GM officials named Inflation hits hard at senior citizens DETROIT (AP) - General Motors has advanced a financial wizard and a veteran auto engineer to its executive summit. Both are men with long internships with the nation's largest manufacturer. The selection of Thomas A. Murphy as GM's new chairman of the board and KM. "Pete" Estes as president indicates there is likely to be no dramatic shift in the firm's policies, say industry observers. The GM board of directors selected the pair during a meeting in New York on Monday. And with the deration of six other GM executives, policy-making at GM remains entrenched in many of the same hands which have helped guide the giant firm in the past. In fact, observers all along have remarked on the similarities bet'veen the new officers, their policies and their retiring predecessors. "This enlargement of the top management group recognizes the ever-increasing complexity of operating a modern worldwide enterprise," the board said after naming Estes and Murphy. Murphy, an accountant, has been witliGM since 1938. A former clerk in the firm's comptroller staff, he continues the GM tradition of having a strong money man holding the purse- strings of a company which rang up sales of $35.8 billion in 1973. Murphy moved up from vice chairman, a position he took in 1972 when GM directors "jumped" him over a number of more experienced vice presidents. Estes is a car maker. He started as a GM engineer at age IS, and now, 40 years later, is the head auto man for a company which marketed 8.68 million cars and trucks worldwide last year. Murphy will take his new post on Dec. 1 when Richard C. Gerstenberg steps down after reaching mandatory retirement age of 65. Like his predecessor, James M. Koche, Gerstenberg has directed GM's powerful finance committee, and that job now falls to Murphy. Estes assumes the presidency today following the retirement of Edward N. Cole, wlw reached the mandatory retirement age of 65 last month. Murphy and Estes are both 58. They inherit two of the highest paying jobs in U.S. industry. Gerstenberg earned $938,000 in 1973 after stock options, while Murphy, who was vice chairman, pulled in $832,997. Cole made $846,500, and Estes was paid $703,500 as one of three executive vicu presidents. Uichard L Terrell, 55, and Oscar I.undin, 63, were promoted from their vice presidencies to fill Murphy's vice chairmanship. Four men were selected for executive vice presidencies: K. .lames McDonald, Keuben Jensen, Howard Kehrl and Roger li. Smith. They reflect the depth of leadership for which GM has been famous, and comprise the largest top management in the firm's history. Javits discusses his trip to Cuba Time Continued from page 1 servative measure, and became effective Jan. 6 for a 22- month period. The Senate Commerce Committee, in recommending a return to standard time during November, December, January and February, reported the equivalent of 100,000 barrels of oil per day was saved during the first four months of 1974 because of daylight time. ' But such savings "must be balanced against a majority of the public's distaste for the observance of daylight saving time" during the winter, the committee said. Daylight time is opposed, especially during the winter months, by parents of school children, who must start classes during the predawn hours, and by the construction industry, which claims additional safety hazards during early morning hours. * Pardon Continued from page 1 If so, what is the authority? —Did Ford or his aides ask for "a confession or statement of criminal guilt" and was the statement Nixon made at the • time of the pardon approved in advance by Ford or his aides? —What representations were made on Nixon's behalf for the pardon? —Did Ford have any report from a psychiatrist or doctor that Nixon was in poor health? If so, provide it. Ford said at his last news conference that his only information on Nixon's health was news accounts and an aide's description of Nixon's physical appearance. To another question, the President said that when he granted the pardon he had been told there was a very real possibility Nixon would be charged with 11 criminal actions. Cm the question of whether Nixon was offered the pardon in advance if he would resign the presidency, Ford answered "there was no understanding, no deal." Haig and the White House issued detailed denials in mid- September that he actively pressed for the pardon although they said he favored it. The $398,000 expense money for Nixon was in an $8.2-billion supplemental appropriation bill before the House. The bill includes $7.7 billion deferred funding for housing, education and other programs Congress approved earlier. Chairman Tom Steed, D- OWa., of the subcommittee that slashed the $850,000 request by 1452,000 called the Nixon money issue "highly emotional" but urged the House not to cut the funds further. Ford's testimony before Congress would be the first by a sitting president since a surprise appearance by Lincoln before a committee inquiring into allegations that his wife, Mary Todd Uncoln, was a Southern collaborator. WASHINGTON (AP) - Cuba appears ready to improve relations with the United States so that it can reduce its dependence on the Soviet Union, Sen. Jacob Javits, R- N.Y., said today. "I think they are getting worried about the degree to which they are in the hands of the Russians," Javits said during an interview on NBC's "Today" show. Javits ami Sen. Claiborne Pell, D-R.I., returned Monday from a three-day trip to Cuba which included discussions with Cuban Prime Minister Fidel Castro. The senators said that Castro made no direct overtures to them for improved relations with the United States nor any reference to feeling threatened by his dependence on the Soviet Union. But they said they came back with a definite impression that Castro would like to improve relations with the United States and other Western Hemisphere nations. "The thaw has begun and we will find the road back," Javits said. The senators also said that Castro apologized for the timing of a strongly anti- American speech he made Saturday, while they were in Cuba. They said Castro makes a strongly a nti-American speech every Sept. 28, the anniversary of one of Castro's early moves to consolidate his power, and it had nothing to do with their visit. The senators met with Castro for three hours Sunday night and said they took strong exception to his speech. Pell described the meeting as "warm, frank and friendly," and said Cuba should be judged by "its actions and not its words." Budget Continued from page 1 General Fund in federal revenue sharing funds. Revenue sharing monies would be transferred to other departments: $96,793 to the public safety department for general operations of the police department; and $3,206 to the park and recreation department. The mill rate also is reduced next year because the council approved a $21,324 reduction in general property taxes that would have provided revenue to the city pension fund, and approved a $5,000 addition to the tax levy transfer from the liquor store fund. But the council also approved an additional $720,000 be set aside for street improvements along Junius Avenue. The council recommended last month that the project, scheduled for completion in 1976, be moved up to 1975. A total of $740,000 had been already set aside for 1975 street improvements, but completion of the Junius Ave. project in 1975 requires that a total of $1,460,500 be set aside. The council is expected to formally adopt the 1975 budget at the regular council meeting ocl. 7. "We felt the Cuban government, Premier Castro particularly, were interested in working for better relations with the United States — that was our impression," Javits said. Neither senator would give a specific reason why Cuba is ready to end the 13-year estrangement between the two countries. Watergate defendants at glance WASHINGTON (AP) - Here are the defendants and the charges against them in the Watergate cover-up trial scheduled to begin today: -John N. Mitchell, 61, former attorney general, indicted on one count conspiracy to obstruct justice, one count obstruction of justice, two counts lying to grand jury, one count perjury, one count lying to FBI agents. If convicted on all counts, faces possible maximum penalty of 30 years in prison and $42,000 in fines. —H.R. Haldeman, 47, former White House chief of staff, indicted on one count conspiracy to obstruct justice, one count obstruction of justice, and three counts perjury. Possible maximum penalty: 25 years in prison and $16,000 fines. - John D. Ehrlichman, 49, former presidential domestic counselor, indicted on one count conspiracy to obstruct justice, one count obstruction of justice, one count lying to FBI agents, two counts lying to a grand jury. Possible maximum penalty: 25 years in prison and $40,000 in fines. —Robert C. Mardian, 51, former assistant attorney general, indicted on one count conspiracy to obstruct justice. Possible maximum penalty: 5 years in prison and $5,000 in fines. —Kenneth W. Parkinson, 46, attorney for President Nixon's campaign committee, indicted on one count conspiracy to obstruct justice and one count obstruction of justice. Possible maximum penalty: 10 years in prison and $10,000 in fines A separate trial was ordered Monday for a sixth defendant, Gordon C. Strachan. No date was set. Strachan, 31, former presidential assistant, was indicted on one count conspiracy to obstruct justice, one count obstruction of justice and one count lying to a grand jury. Possible maximum penalty: 15 years prison and $20,000 in fines. By JACKIE KOEDI.EK St. Paul Dispatch Writer ST. PAUL, Minn. (AP) .Somewhere in the city there's an elderly man or woman waiting in a one-room apartment for a Social Security check. Others, more fortunate, wait in low-income high rises, and some watch for the mailman from their homes. But they all watch and wait for the green check that's their link with living. And many know before the check arrives that there won't be enough dollars for a movie, a new dress or shirt, a short trip, a gift they'd enjoy giving or a special coffee cake or box of candy. For these senior citizens, the dream of golden years of retirement has tarnished and faded. They're the hamburger generation, a generation that often China has celebration TOKYO (AP) - The People's Republic of China celebrated its 25th anniversary today with "brimming revolutionary vigor and joy" and forgiveness for wayward comrades. Festivities began Monday night with a reception for 4,500 l>eople presided over by Premier Chou En-lai. It was his first appearance in public since suffering a heart attack two months ago. Today there was merrymaking and entertainment in the parks of the major cities. Hsinhua, the official news agency, carried a list of Chinese and foreign guests at the reception in the Great Hall of the People. Search ends DULUTH, Minn. (AP)-Two young hunters found their way out of woods near Duluth Monday, ending an extensive search that had been launched for them. Chris Porter and Dave Perrault, both 17 and seniors at East High School, went bird- hunting Sunday afternoon near Pequayan I-ake north of Duluth. When they hadn't returned by midnight, authorities were notified and the search began. Ultimately, it involved sheriff's officers, the county rescue squad, relatives and the East High football team. "What it comes down to is two guys without a compass getting messed up on directions," said Porter. "We were trying to flush out some birds and we got split up," said Perrault, East High quarterback. "We yelled and fired shots but we got twisted around and when we did get back together, neither of us knew the way back to our truck." Perrault said the pair spent the night Irving to sleep on the damp ground in below-freezing temperatures. The next morning they found an old logging cabin and a path, which led to a dirt road. The road led to a farm, where Porter and Perrault called their parents and the sheriff's office about noon. However, sheriff's deputies remained on the scene, this time looking for several football players players who had joined the search for Porter and Perrault. Everyone was accounted for by late afternoon, the sheriff's office said. finds facing death easier than financial terror or illness, that buys clothes at outlet stores, Goodwill Industries or Salvation Army. Living on fixed incomes that sometimes range between $100 and $200 a month, the men and women are members of a generation that has fallen victim to inflation. Higher prices, especially soaring food costs, mean one thing—doing without. While today's shrinking dollar is creating headaches for everyone, especially those with low incomes, the problems for the elderly poor arc coupled with their special heartaches: loneliness and despair. Jo Ixittsfeldt, director of Catholic Social Service's in- home support program, said inflation has added to the senior citizen's "whole feeling of not being important." Ramsey County had 66,731 persons age 60 or over, according to the 1970 census, or 14 per cent of the population. Those in homes often have the most severe financial problems. "The homes usually are old and in bad shape," said Mrs. [.ottsfeldt. "When the home needs an unexpected repair the owner is caught. There's no money to have the work done." Spiraling food costs seem to be causing the severest day-today problems for senior citi- The heritage People SONS OF NORWAY HUBERT THOMPSON F.I.C. Representative Route 3 Fergus Falls, Minnesota •Preserving a Heritage.'lnsuring the Futun You're Invited INFORMAL MODELING Featuring New Fall Fashions Thursday, October 3 AT THL 12:00 to 1:30 1-94 and 210 West Frit/, a nutrition specialist with the Governor's Council on the Aging, said, "People who live in one-room apartments often have no refrigerators. They have to keep foods in their rooms that won't .spoil, and many s|>eak of living on bakery products and coffee." Hread is apt to Ix; their primary hakery item, not rolls or coffee cake. For meat, it's usually chicken and hamburger. As one elderly woman noted, "I love hamburger. But you yet a little tired of it when you have it at least four nights a week." The assistant manager of a downtown food market, Tom f/eary, said 70 per cent of his customers are over W) ami 80 per cent are women. He said some find they don't have enough money at the checkout counter. I-cary added: "The saddest cases arc the elderly ladies who put steaks in their purses. It's just the whole image of old people stealing. I just take the items away from them and tell them not to come in again. They're already hurt. Why hurt them more by prosecuting?" Mary K. Meyer, president of Senior Citizens Coalition, lamented she's "sick of paying $30 to $40 a month for drugs just to stay alive." "1 think there are very few of our officials in Washington who really know how the poor are getting along," she said. Iktircmcnl was a beaulilul word for a 58-year-old St. Paul man when he duelled five months ago to retire from his salesman's job. Although he was not eligible for a ixinsiori, his home and car were paid for and investments promised travel ami a comfortable standard of living, hut when the stock market and other investments soured, the monthly checks stopping coming. The bills didn't, ami "the Fergis falls (Mi.) Joinal lues., Oct. 1,1974 jg panic sUirtcd." First, he sold his car. Then his Iwuse. Now lie has joined the growing number of retired persons who have been forced tu Iry to find their way'back into the 'work force because of spiraling living costs. "I think I've been to every employment agency in town," he said. "No one tells me in so many words that I'm too old, just overqualified. I'm in good health and I feel 1 have seven good years left to work. But I'm passed up because of age." 1 t? 1 Nilson Funeral Home I 119 N. UNION AVENUE. FEBGUS FAILS, MINNESOIA PHONE 7367834 Order from Buffet or the Menu tackle the cold THE WOODSMAN COAT Handsome way to stay warm. Our wool plaid coat is ready for the cold season . .. with shearling pile collar and lining. Just one of many styles to choose from. See our large selection of jackets soon. LEATHER JACKETS WITH MORE FASHION ACTION FOR YOUNG MEN AND MEN WHO THINK YOUNG! In the smartest circles, it's leather for leisure. Genuine soft-feeling leather jackets in suedes or glove- tanned cowhides, with zip-out pile linings, dry cleanable, too! We have your favorite style — stop in today and see them. JACKETS IN BOYSSIZES IN OUR DOWNSTAIRS STORE! USE OUR "LAY-AWAY" PLAN 10 Per Cent Down Will Hold Your Jacket Until November 1st! -OPEN THURSDAY EVENINGS UNTIL9:00O'CLOCK— Arneson Larson Milton CLOTHES FOR DAD AND LAD!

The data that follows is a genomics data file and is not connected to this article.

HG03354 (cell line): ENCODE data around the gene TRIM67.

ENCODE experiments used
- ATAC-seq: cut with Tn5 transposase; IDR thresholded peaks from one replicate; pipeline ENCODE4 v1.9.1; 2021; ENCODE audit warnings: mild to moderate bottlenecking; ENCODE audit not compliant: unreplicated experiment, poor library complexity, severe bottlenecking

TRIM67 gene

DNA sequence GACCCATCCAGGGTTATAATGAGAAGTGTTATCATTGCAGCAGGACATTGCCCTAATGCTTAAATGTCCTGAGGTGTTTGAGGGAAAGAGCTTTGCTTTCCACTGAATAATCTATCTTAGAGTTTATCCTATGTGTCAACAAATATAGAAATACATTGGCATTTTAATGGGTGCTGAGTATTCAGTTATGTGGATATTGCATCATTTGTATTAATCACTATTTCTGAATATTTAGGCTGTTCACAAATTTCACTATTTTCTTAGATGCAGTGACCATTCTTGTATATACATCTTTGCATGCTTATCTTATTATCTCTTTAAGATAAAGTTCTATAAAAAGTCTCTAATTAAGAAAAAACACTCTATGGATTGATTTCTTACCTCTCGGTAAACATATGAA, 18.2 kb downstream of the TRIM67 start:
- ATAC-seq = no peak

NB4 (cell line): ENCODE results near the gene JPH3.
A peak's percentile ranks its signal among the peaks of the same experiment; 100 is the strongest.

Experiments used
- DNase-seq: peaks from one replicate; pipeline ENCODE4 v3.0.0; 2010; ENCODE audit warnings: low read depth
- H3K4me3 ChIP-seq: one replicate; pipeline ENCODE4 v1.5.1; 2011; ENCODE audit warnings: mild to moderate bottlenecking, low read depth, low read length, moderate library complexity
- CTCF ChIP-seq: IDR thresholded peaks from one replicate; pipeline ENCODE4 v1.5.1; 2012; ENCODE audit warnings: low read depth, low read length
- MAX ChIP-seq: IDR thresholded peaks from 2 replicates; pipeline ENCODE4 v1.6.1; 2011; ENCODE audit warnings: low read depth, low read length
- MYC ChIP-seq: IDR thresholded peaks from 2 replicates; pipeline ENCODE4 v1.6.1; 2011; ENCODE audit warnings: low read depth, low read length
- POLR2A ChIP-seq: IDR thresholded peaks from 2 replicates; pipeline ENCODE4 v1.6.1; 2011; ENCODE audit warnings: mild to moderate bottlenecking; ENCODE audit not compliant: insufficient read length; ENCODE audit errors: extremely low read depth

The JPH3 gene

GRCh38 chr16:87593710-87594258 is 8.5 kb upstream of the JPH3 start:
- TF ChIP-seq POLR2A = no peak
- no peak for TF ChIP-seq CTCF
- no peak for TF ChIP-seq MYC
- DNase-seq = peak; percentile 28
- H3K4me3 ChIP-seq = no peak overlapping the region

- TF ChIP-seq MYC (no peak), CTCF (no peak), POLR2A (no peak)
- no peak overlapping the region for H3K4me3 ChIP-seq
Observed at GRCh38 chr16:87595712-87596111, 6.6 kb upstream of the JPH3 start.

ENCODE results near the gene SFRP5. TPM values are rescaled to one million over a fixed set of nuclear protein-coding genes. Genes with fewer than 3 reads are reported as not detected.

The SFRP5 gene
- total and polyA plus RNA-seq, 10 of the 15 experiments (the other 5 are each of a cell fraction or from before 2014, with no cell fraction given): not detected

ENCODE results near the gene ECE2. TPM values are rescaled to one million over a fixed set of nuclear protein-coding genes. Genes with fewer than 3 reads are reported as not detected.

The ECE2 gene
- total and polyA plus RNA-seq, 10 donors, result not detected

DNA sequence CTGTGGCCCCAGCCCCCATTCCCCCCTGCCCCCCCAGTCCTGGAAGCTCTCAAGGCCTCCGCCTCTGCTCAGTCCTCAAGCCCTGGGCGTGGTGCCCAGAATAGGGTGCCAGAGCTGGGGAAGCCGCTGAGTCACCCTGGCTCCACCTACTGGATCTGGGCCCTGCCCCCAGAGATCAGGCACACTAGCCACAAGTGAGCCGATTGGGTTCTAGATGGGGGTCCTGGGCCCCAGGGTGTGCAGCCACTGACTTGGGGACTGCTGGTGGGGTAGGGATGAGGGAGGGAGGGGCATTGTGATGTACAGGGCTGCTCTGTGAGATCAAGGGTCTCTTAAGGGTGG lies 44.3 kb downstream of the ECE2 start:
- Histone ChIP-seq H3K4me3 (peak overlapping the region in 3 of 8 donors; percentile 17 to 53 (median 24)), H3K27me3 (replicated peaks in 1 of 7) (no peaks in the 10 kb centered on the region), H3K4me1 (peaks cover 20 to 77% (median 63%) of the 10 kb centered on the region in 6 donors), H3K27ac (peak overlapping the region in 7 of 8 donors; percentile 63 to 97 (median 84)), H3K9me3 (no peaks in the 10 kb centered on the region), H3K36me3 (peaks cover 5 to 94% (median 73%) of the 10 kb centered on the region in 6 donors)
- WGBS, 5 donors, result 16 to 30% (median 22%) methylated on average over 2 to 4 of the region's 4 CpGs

What members have found on this page
Get access to Newspapers.com
- The largest online newspaper archive
- 11,100+ newspapers from the 1700s–2000s
- Millions of additional pages added every month